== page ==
Upstart Florida seeks up-tempo game against storied UNC's more traditional approach.
By JOANNE KORTH
© St. Petersburg Times, published April 1, 2000
INDIANAPOLIS -- One program has been to the Final Four 15 times, the other twice. One team will look to play a deliberate half-court game, the other to push the pace. One coach is 62 years old, the other 34.
North Carolina and Florida will play in the men's college basketball national semifinals today at the RCA Dome, a game in which the opponents have nothing in common but their stark contrasts. Old-school Tar Heels versus new-wave Gators.
"There are no favorites in the NCAA Tournament anymore," UF sophomore Mike Miller said. "They're a great basketball team and they always will be. North Carolina is North Carolina. But we're on the rise a little bit and we're looking forward to playing them."
Few programs are as storied as North Carolina. The Tar Heels have three NCAA titles; the Gators have never played for one. UNC has made a record 26 consecutive NCAA Tournament appearances; UF just made its first back-to-back Sweet 16 appearances.
But, get this: Florida is favored.
North Carolina spent most of the season failing to live up to expectations. A preseason Top 5 team, the Tar Heels went 7-9 in the Atlantic Coast Conference and lost in the first round of the ACC tournament. They were cast as the No. 8 seed in the South Region, given little chance to advance.
"We had an up and down season," senior point guard Ed Cota said. "We can't blame anybody for writing us off or our fans for criticizing us because we deserved it. But we handled it well. The coaches had patience with us and we just believed."
That Florida is in the Final Four seems less a surprise, given the lofty preseason expectations placed on the Gators' young talent. The No. 5 seed in the East Region, the Gators plowed through North Carolina's other storied program, top-seeded Duke, in the Sweet 16.
But the differences between North Carolina and Florida go beyond tradition. Their styles of play are direct reflections of their contrasting coaches.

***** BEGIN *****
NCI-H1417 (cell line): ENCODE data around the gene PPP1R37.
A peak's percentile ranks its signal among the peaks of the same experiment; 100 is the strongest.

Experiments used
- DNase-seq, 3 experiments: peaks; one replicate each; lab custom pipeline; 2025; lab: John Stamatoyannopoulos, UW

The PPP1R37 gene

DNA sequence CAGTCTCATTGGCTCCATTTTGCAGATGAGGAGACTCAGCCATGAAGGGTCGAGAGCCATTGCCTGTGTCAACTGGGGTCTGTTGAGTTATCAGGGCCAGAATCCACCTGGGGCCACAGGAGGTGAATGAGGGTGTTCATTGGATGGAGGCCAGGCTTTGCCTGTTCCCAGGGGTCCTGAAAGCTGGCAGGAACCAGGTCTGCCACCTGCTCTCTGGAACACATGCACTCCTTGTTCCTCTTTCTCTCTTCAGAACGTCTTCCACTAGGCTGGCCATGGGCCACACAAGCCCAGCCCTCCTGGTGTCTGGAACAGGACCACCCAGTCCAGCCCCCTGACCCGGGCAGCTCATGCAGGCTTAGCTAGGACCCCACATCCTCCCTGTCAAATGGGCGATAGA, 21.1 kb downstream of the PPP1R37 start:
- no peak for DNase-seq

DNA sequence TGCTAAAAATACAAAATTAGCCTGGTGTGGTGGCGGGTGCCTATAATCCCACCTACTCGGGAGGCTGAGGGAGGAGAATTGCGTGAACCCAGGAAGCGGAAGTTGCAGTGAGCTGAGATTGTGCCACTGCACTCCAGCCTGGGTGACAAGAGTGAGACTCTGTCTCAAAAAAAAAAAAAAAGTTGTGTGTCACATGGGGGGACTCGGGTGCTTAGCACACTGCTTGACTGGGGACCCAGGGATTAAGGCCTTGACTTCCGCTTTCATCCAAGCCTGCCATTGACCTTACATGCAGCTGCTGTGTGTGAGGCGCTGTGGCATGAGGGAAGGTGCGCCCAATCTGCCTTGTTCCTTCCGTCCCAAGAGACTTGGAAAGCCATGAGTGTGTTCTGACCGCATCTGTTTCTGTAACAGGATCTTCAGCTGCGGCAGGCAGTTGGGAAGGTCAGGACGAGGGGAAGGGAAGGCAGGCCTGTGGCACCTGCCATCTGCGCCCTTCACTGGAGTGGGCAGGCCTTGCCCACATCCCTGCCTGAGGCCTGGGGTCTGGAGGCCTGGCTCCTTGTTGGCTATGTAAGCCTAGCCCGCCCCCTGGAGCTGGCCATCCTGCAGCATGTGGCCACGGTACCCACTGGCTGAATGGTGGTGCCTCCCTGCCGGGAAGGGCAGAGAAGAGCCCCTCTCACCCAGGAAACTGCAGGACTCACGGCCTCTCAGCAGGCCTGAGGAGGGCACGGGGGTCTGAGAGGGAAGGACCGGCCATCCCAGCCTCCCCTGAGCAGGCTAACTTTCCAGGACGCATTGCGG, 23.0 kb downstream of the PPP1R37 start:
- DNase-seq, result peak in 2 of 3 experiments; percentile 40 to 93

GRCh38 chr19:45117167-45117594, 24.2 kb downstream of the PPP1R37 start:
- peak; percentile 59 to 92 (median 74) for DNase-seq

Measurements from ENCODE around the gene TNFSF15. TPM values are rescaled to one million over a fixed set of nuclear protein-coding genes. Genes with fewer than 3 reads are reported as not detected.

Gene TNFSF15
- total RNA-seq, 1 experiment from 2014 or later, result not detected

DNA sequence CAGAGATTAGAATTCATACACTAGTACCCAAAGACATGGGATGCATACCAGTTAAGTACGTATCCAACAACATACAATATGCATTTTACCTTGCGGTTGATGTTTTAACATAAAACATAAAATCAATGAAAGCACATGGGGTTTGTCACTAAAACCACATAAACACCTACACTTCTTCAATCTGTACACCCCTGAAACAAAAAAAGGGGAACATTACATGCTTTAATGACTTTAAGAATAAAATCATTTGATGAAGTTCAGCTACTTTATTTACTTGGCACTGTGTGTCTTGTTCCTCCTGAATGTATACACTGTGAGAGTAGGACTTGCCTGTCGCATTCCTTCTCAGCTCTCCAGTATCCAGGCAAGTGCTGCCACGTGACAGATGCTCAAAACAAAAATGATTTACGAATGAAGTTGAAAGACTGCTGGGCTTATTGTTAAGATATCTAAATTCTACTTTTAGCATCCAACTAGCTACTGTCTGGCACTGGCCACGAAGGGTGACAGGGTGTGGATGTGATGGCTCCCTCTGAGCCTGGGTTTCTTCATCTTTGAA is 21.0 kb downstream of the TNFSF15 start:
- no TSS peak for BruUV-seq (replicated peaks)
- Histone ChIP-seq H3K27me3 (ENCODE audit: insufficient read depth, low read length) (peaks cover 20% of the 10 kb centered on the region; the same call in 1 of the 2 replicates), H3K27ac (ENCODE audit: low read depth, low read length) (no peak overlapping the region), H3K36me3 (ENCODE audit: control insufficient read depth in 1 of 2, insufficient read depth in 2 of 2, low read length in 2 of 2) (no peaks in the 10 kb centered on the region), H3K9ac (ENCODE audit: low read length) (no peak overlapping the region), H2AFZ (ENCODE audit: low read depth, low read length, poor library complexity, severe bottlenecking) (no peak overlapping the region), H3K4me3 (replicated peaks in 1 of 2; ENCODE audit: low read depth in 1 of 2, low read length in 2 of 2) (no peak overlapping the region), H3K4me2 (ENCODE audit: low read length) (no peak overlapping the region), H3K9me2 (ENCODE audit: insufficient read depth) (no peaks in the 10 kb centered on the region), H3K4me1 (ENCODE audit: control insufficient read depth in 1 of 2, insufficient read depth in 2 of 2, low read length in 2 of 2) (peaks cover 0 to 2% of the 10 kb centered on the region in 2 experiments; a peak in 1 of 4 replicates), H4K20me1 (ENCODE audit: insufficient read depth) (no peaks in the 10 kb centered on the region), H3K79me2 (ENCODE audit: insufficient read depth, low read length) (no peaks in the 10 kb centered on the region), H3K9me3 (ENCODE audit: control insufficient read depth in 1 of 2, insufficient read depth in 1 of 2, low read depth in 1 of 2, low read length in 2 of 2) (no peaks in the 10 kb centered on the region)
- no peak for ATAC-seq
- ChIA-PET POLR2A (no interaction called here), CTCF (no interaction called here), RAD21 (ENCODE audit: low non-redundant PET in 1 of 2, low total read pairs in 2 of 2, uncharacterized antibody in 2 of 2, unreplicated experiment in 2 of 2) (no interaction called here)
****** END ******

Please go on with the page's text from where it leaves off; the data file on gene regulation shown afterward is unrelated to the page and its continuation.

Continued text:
Bill Guthridge, in his third season, is an extension of UNC legend Dean Smith, with whom Guthridge was an assistant at 10 Final Fours. His demeanor is understated; his philosophy rooted in the half court. Donovan, who studied as a player and assistant under Rick Pitino, is a relative renegade, hired to shake up an underachieving Florida program with his up-tempo system.
"Coach Donovan is going to bring his unique style anywhere he goes," Miller said. "He's on the right path and people are seeing that this style of play has a real effect. It's hard to prepare for."
The Gators will try to impose their will and their pace on North Carolina, pushing the tempo with full-court pressure and a 10-player rotation. Their goal is to fatigue UNC by the final 10 minutes, even if the press gives up a few easy baskets early in the game.
"I'm relying a lot on Ed Cota and I have a lot of confidence that he will make the right decisions," Guthridge said. "I know that Florida wants to play a 94-foot game. We like to play that, too, under certain situations. We're going to play it, but there will be times when one of our strengths is to get the ball inside to Brendan Haywood or Kris Lang or Julius Peppers."
The Tar Heels, who rely largely on six players, will try to keep things in the half court. Haywood, Lang and Peppers constitute the biggest frontcourt Florida has seen all season.
"I have not seen a team all year where they post feed by just throwing the ball up as high as they can, and no one can get to it because Haywood is so long and so big," Donovan said. "What we've got to do is eliminate those lob passes that lead to dunks."
Each will try overcome the other team's strengths by emphasizing its completely different strengths.
"It's our style of playing that's going to have to win out," Miller said. "And they're probably saying the same thing, that their style of play has to win out. They're going to slow it down and pound it inside. We're going to speed it up.
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